Newspaper article The Evening Standard (London, England)

So, What's the Big Deal about San Lorenzo?; as the Scandal Broke, Sven and Nancy Sought Refuge in the Celebrity Bistro

Newspaper article The Evening Standard (London, England)

So, What's the Big Deal about San Lorenzo?; as the Scandal Broke, Sven and Nancy Sought Refuge in the Celebrity Bistro

Article excerpt

Byline: PETE CLARK

IT'S just a couple of small steps for man, but it's a giant leap into celebrity for mankind. I am talking, of course, about the entrance to San Lorenzo, the Italian restaurant in Beauchamp Place, which acts as a dining room for celebrities who have not yet discovered the one they have at home.

The modest awnings give no clue to the pleasuredome within, but once the magic, although surprisingly discreet, portal has been broached, the intrepid visitor is free to roam in a very exclusive playground indeed.

Simply everyone comes here, darling.

The aristocracy of the spheres is richly represented. That cheeky ankle skipping over the threshold could belong to Liz Hurley, Madonna, Tara Palmer-Tomkinson, or the consort of a Chelsea footballer. Those immaculately casual fellows over there could well be Eric Clapton and Sting. The people with the large teeth will almost certainly be tenuously attached to the Royal Family.

Consumed with curiosity, I went along to San Lorenzo, once a favourite of the Princess of Wales, yesterday lunchtime to see what traces could be found of this celebrity Zeitgeist. A booking was made in the morning, but when I turned up at the appointed hour, there was no sign of it in the book. Heads were shaken ruefully and teeth were sucked. I turned away from the desk wreathed in disappointment: clearly, some names are worth writing down, and others are not. I had heard that Mara, who, with Lorenzo, has run the place for more than 35 years, was a permanent fixture, always ready to bustle up with a warm embrace.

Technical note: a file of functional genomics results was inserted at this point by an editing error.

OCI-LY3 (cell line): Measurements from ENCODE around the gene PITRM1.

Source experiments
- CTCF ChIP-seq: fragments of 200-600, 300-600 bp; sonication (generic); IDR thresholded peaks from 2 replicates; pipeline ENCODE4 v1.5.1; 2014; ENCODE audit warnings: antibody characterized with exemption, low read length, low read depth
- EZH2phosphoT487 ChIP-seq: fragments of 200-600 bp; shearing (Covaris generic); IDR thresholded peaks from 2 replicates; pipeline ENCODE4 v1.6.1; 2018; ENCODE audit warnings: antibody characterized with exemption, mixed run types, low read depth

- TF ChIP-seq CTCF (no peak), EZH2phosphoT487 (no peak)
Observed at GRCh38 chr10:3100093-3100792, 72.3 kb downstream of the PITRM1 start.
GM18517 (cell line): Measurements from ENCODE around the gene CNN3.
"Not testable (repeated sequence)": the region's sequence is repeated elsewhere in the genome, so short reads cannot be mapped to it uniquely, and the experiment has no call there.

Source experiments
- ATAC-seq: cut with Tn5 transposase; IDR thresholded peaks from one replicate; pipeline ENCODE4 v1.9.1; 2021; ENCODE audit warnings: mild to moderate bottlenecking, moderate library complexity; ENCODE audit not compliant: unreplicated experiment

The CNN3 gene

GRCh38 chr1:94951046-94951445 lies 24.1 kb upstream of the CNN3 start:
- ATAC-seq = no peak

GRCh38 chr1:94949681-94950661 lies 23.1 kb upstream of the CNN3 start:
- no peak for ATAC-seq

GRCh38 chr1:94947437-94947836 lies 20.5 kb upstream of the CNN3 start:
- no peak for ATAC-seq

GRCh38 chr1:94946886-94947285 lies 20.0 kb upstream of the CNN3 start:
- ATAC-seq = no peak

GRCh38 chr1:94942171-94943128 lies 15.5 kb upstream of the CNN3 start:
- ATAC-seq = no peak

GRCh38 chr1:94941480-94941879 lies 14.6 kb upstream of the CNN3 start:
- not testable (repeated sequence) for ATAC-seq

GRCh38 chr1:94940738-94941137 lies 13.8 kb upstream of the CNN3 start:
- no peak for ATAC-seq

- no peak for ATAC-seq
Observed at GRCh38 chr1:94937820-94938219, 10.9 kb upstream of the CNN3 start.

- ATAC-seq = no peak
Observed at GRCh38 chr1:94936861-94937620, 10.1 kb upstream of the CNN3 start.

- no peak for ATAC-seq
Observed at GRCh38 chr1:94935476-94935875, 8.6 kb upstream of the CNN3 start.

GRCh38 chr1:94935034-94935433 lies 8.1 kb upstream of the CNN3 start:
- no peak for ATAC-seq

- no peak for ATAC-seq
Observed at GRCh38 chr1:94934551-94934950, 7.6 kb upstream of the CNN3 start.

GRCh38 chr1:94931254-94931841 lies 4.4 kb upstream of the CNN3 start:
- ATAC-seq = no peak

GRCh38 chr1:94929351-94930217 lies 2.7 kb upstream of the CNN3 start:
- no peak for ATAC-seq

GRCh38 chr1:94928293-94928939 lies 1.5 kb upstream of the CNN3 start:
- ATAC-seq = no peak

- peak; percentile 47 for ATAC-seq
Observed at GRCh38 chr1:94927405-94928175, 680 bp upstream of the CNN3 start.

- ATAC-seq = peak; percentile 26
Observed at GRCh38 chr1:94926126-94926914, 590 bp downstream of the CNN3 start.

Clearly, they had no idea who I was.

At that moment, a cheery voice behind me announced that there was no need to worry, they could provide a table anyway. A bit easier than The Ivy or Nobu, came the faintly ignoble thought. Sitting at the bar waiting for my luncheon companion, I nibbled on a large, and apparently gratis, olive and surveyed the surroundings. There were small groups of young women who clearly had access to staggering amounts of money. They wore the mild tans of those who are not desperate for two weeks in the sunshine, twinned with the jeans that are not available in the high street. …

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